• Your list of Friends reveals who you are
    • Their Profile is cool so being Friends makes you look cool
    boyd, d. (2006). Friends, Friendsters, and MySpace Top 8: Writing community into being on social network sites. First Monday, 11 (2)
  • 8. Why have sns friends? (2/2)
    • Collecting Friends lets you see more people
    • It’s the only way to see a private Profile
    • Being Friends lets you see someone’s bulletins and their Friends-only blog posts
    • You want them to see your bulletins, private Profile, private blog
    • You can use your Friends list to find someone later
    • It’s easier to say yes than no
  • 9. Friends
    • Friend news (Facebook)
  • 10. History
    • After a slow start, many successful SNSs emerged – then other sites began adding SNS services or innovating for niche markets
    boyd, d. m., & Ellison, N. B. (2007). Social network sites: Definition, history, and scholarship. Journal of Computer-Mediated Communication , 13 (1), article 11.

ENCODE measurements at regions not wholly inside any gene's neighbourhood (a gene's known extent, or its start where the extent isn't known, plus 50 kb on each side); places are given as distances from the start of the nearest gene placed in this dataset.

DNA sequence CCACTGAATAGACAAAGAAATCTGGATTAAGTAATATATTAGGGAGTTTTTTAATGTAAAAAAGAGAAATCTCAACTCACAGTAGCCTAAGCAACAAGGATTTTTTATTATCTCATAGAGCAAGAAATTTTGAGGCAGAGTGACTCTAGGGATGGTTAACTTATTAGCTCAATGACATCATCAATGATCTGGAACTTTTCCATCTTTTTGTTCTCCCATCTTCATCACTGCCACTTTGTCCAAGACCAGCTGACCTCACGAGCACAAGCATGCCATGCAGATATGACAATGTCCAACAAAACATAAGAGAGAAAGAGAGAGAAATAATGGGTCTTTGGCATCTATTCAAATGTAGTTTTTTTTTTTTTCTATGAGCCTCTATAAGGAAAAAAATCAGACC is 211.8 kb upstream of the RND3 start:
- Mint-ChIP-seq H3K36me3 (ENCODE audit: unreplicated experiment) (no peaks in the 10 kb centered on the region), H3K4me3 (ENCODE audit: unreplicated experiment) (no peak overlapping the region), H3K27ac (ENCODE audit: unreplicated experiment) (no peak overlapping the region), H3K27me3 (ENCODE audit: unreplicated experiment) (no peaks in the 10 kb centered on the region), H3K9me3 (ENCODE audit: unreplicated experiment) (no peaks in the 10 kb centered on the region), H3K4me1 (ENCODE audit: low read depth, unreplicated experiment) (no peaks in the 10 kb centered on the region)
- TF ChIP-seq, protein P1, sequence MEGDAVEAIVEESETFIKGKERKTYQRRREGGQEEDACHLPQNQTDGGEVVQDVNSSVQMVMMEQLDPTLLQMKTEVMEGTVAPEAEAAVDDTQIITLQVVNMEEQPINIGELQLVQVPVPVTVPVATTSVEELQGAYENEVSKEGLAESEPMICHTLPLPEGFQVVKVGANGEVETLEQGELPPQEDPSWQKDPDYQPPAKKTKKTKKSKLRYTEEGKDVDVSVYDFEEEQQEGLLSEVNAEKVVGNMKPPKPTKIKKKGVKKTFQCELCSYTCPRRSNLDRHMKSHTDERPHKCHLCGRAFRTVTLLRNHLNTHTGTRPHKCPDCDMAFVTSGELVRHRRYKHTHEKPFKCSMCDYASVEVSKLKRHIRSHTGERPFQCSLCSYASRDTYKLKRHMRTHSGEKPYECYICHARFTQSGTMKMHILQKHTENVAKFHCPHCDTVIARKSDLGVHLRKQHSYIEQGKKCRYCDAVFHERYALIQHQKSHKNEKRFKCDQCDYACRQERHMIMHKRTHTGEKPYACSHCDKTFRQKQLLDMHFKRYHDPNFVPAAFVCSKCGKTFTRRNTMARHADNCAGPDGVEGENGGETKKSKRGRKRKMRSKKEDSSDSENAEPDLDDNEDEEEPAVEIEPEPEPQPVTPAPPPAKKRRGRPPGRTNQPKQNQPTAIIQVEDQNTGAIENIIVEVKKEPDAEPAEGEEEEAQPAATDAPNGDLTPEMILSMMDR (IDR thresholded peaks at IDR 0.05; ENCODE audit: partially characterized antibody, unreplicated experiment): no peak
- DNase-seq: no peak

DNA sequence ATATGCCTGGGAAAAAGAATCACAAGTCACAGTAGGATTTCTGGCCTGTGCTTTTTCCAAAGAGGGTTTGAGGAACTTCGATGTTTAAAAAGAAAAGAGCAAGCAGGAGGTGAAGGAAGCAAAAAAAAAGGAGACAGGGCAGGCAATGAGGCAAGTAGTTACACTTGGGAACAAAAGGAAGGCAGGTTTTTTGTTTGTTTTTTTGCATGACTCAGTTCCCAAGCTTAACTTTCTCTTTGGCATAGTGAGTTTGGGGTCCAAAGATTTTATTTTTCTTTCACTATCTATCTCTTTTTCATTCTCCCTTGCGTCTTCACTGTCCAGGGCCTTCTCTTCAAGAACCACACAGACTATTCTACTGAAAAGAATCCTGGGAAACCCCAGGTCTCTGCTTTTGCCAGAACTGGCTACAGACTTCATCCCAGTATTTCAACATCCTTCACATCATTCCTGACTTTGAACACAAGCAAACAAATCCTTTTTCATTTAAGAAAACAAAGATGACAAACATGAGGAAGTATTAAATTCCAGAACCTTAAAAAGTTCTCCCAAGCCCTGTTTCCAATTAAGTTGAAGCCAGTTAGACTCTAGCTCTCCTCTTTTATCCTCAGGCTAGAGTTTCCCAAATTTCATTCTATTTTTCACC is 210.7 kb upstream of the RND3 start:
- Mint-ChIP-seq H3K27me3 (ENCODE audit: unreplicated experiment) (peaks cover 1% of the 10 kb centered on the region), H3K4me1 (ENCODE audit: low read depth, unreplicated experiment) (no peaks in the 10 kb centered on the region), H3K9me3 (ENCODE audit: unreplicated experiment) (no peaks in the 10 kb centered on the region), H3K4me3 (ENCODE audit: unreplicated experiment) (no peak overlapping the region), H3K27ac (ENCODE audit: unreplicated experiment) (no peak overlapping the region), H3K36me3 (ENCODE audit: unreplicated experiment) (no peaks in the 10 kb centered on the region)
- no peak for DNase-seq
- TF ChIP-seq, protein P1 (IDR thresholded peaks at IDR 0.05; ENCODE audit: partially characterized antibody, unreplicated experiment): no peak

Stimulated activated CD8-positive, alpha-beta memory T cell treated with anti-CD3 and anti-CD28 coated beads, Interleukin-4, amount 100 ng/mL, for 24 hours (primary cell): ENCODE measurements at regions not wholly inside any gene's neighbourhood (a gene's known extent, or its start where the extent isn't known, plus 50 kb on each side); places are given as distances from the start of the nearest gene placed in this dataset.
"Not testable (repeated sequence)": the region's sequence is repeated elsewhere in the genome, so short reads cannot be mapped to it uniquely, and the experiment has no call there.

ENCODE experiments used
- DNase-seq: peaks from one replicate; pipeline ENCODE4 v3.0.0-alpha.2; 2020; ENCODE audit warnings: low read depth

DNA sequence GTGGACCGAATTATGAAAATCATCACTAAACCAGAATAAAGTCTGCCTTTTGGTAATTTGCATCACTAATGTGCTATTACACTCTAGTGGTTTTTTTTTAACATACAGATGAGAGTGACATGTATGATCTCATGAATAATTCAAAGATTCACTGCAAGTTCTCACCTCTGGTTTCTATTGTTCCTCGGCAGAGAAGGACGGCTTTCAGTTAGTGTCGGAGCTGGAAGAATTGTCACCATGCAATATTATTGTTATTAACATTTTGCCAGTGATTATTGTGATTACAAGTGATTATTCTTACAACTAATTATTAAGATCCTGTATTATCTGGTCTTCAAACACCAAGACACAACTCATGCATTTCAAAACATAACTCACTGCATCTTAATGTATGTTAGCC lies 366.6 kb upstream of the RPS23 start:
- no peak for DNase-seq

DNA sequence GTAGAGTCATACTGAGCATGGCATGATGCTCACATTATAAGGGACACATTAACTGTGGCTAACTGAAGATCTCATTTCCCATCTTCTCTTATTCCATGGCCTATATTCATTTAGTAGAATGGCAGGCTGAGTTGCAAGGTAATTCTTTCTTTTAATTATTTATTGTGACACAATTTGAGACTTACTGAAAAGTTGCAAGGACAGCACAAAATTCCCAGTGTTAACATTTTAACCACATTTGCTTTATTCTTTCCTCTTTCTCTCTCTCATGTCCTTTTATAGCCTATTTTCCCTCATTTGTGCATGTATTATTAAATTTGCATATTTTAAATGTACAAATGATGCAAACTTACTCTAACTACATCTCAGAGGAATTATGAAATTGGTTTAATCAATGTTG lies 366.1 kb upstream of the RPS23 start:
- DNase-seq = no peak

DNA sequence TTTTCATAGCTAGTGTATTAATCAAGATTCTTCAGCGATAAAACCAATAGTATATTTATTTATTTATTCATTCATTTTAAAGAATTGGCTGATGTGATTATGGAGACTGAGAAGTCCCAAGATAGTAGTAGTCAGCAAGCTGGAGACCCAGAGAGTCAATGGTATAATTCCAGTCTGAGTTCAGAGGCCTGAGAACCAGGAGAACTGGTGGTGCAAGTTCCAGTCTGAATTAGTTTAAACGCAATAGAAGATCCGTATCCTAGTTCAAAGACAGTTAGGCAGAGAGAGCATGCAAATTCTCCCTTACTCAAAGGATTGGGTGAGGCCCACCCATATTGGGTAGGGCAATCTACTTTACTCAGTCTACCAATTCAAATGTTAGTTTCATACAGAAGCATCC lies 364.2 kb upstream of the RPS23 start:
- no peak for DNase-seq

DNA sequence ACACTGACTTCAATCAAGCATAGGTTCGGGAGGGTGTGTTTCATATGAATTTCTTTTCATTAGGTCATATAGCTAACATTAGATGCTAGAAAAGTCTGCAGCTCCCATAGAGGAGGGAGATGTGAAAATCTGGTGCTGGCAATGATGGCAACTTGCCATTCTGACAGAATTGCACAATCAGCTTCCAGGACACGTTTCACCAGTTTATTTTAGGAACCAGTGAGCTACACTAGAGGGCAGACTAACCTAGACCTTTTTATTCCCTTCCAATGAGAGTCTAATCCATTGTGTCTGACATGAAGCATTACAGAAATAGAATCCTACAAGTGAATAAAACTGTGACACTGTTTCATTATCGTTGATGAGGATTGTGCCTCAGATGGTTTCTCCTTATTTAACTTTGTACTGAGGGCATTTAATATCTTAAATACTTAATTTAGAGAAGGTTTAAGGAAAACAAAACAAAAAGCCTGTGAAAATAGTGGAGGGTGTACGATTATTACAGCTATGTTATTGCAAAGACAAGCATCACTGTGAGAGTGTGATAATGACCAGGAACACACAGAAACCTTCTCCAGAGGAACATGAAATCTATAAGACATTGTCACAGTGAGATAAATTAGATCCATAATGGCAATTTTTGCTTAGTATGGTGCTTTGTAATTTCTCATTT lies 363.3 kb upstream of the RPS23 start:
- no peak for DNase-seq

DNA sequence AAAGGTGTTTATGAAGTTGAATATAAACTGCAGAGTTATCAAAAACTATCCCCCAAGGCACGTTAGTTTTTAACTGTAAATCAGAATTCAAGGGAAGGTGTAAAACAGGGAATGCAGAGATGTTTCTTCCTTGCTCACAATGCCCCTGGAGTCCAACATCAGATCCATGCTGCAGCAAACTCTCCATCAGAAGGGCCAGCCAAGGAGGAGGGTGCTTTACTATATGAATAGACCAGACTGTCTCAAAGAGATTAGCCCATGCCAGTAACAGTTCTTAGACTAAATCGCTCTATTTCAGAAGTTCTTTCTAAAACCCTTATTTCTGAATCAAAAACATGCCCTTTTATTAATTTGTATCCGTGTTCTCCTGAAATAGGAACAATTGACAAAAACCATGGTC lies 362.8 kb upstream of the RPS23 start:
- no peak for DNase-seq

• 11. Today
    • Facebook dominant??
  • 12. Facebook dominant?
    • Google search volume
  • 13. 2. Examples of social network sites
  • 14. Three types of social networking site
    • Socialising SNSs - for recreational social communication between members
    • Networking SNSs - for non-social interpersonal communication (e.g. LinkedIn)
    • (Social) navigation SNSs - social network features to help users find information or resources (e.g., YouTube, CiteULike)
  • 15. Types of SNS
  • 16. Examples of SNS
    • LinkedIn
    • Gaia Online
    • CyWorld
    • Digg
    • Last.FM
  • 17. LinkedIn
    • SNS designed to help members find new business contacts